Key Evidence: In a global review of the costs of treating childhood pneumonia, the average costs of a hospitalized case of pneumonia in children under five years of age was US$243 in primary or secondary hospitals in low- and middle-income countries (ranging from US$40 – US$563) and US$559 in tertiary hospitals (ranging from US$20 – US$1,474). In high-income countries, the cost of hospitalized cases averaged US$2,800 in primary or secondary hospitals and more than US$7,000 in tertiary hospitals. Note that in most of these studies, only direct medical costs were included and thus total costs – including non-medical costs and lost wages – would be considerably higher.
Key Evidence: In rural Malawi, where medical care for cholera is free-of-charge, cholera still cost households, on average, US$66 in lost wages of the patient or caregiver and direct, non-medical costs, such as food and transportation. The direct cost to health facilities was $60 per case, twice as much as the 2016 per capita health budget for Malawi that year.
From the VoICE editors: Data on per capita health expenditures by country can be found in the WHO Health Expenditures database here: http://apps.who.int/nha/database/Select/Indicators/en
Key Evidence: In a study in The Gambia – a setting where healthcare is free of charge to patients – pneumococcal disease nonetheless placed a heavy financial burden on families seeking treatment before arrival at the hospital, with families paying for transportation costs, drugs, diagnostic tests and even burial in the case of death. 50-80% of the cost of treating an episode of pneumococcal disease was born by the health system, which still left families to cover a cost up to 10 times their average daily household budget. In addition the estimated treatment cost for inpatient pneumonia of US$109 is nearly 4 times the annual per capita expenditure for health in The Gambia.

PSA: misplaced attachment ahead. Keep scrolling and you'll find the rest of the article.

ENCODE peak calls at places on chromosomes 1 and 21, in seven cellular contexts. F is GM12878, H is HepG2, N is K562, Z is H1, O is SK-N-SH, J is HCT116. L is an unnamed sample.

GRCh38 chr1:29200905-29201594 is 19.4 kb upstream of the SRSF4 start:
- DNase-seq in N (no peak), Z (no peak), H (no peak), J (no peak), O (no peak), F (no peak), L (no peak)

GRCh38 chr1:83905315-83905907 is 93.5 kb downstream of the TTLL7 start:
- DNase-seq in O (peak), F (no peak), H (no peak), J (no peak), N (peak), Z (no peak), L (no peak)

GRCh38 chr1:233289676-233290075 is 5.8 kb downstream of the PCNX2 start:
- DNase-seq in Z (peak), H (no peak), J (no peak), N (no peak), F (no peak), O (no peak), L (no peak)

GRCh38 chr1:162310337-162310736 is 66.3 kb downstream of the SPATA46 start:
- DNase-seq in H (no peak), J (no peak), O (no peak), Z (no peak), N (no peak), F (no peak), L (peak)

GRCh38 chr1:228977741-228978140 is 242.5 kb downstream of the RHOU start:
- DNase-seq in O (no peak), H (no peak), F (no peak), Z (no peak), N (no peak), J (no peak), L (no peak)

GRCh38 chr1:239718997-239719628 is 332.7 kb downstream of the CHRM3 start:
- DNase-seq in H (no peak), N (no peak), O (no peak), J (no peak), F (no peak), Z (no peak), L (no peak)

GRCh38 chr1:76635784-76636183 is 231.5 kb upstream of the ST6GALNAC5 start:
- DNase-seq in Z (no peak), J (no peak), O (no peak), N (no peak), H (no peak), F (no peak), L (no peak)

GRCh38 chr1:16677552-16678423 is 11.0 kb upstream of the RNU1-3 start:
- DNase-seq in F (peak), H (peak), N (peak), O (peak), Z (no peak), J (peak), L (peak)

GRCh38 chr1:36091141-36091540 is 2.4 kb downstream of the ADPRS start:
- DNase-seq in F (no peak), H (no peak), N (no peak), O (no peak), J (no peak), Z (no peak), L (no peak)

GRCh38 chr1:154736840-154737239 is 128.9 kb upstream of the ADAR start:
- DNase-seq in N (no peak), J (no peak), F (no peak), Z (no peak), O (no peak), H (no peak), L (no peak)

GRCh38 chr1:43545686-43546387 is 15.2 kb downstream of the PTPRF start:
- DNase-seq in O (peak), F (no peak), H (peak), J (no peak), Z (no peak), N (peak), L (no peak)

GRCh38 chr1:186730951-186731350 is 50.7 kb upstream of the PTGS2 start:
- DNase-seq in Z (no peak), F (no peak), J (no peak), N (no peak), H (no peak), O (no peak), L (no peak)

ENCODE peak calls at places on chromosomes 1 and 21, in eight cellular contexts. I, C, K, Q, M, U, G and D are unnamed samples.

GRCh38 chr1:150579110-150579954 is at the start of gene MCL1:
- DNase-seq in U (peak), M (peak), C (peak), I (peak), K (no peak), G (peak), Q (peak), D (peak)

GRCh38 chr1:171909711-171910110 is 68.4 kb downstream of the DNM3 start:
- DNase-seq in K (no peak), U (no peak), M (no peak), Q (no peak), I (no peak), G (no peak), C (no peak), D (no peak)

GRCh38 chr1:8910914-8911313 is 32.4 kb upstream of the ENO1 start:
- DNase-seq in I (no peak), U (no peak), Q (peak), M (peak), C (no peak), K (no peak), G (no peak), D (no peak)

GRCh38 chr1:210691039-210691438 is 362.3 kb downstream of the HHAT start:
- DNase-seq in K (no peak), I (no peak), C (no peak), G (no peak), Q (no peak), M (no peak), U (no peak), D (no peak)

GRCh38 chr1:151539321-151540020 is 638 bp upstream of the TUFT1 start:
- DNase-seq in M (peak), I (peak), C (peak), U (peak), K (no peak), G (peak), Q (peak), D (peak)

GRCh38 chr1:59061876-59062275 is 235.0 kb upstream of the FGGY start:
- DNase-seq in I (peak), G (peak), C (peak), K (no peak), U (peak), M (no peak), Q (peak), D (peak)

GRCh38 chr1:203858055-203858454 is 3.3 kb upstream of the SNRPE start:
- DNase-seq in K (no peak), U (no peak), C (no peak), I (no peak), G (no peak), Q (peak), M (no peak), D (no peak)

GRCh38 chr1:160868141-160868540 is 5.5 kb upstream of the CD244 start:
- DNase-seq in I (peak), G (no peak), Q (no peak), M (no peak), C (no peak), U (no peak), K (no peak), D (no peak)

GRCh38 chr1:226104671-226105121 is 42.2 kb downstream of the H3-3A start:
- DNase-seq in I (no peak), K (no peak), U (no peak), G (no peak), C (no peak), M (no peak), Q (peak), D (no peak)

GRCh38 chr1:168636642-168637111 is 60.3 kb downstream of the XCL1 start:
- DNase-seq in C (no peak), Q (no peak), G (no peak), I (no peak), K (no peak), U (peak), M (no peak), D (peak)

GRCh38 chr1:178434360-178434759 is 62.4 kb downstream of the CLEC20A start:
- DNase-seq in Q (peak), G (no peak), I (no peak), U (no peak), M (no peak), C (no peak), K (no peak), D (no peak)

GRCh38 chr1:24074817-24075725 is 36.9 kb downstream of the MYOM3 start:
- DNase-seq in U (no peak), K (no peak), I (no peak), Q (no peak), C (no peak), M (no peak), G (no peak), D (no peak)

Key Evidence: In Malawi, in 17% of cases where children were admitted to the hospital, and in 9% of cases where children were treated as outpatients for diarrhea, household costs associated with treating that episode, exceeded monthly income in a significant number of cases. The costs were significant enough to push families from each income level below the national poverty line for the month in which the illness occurred.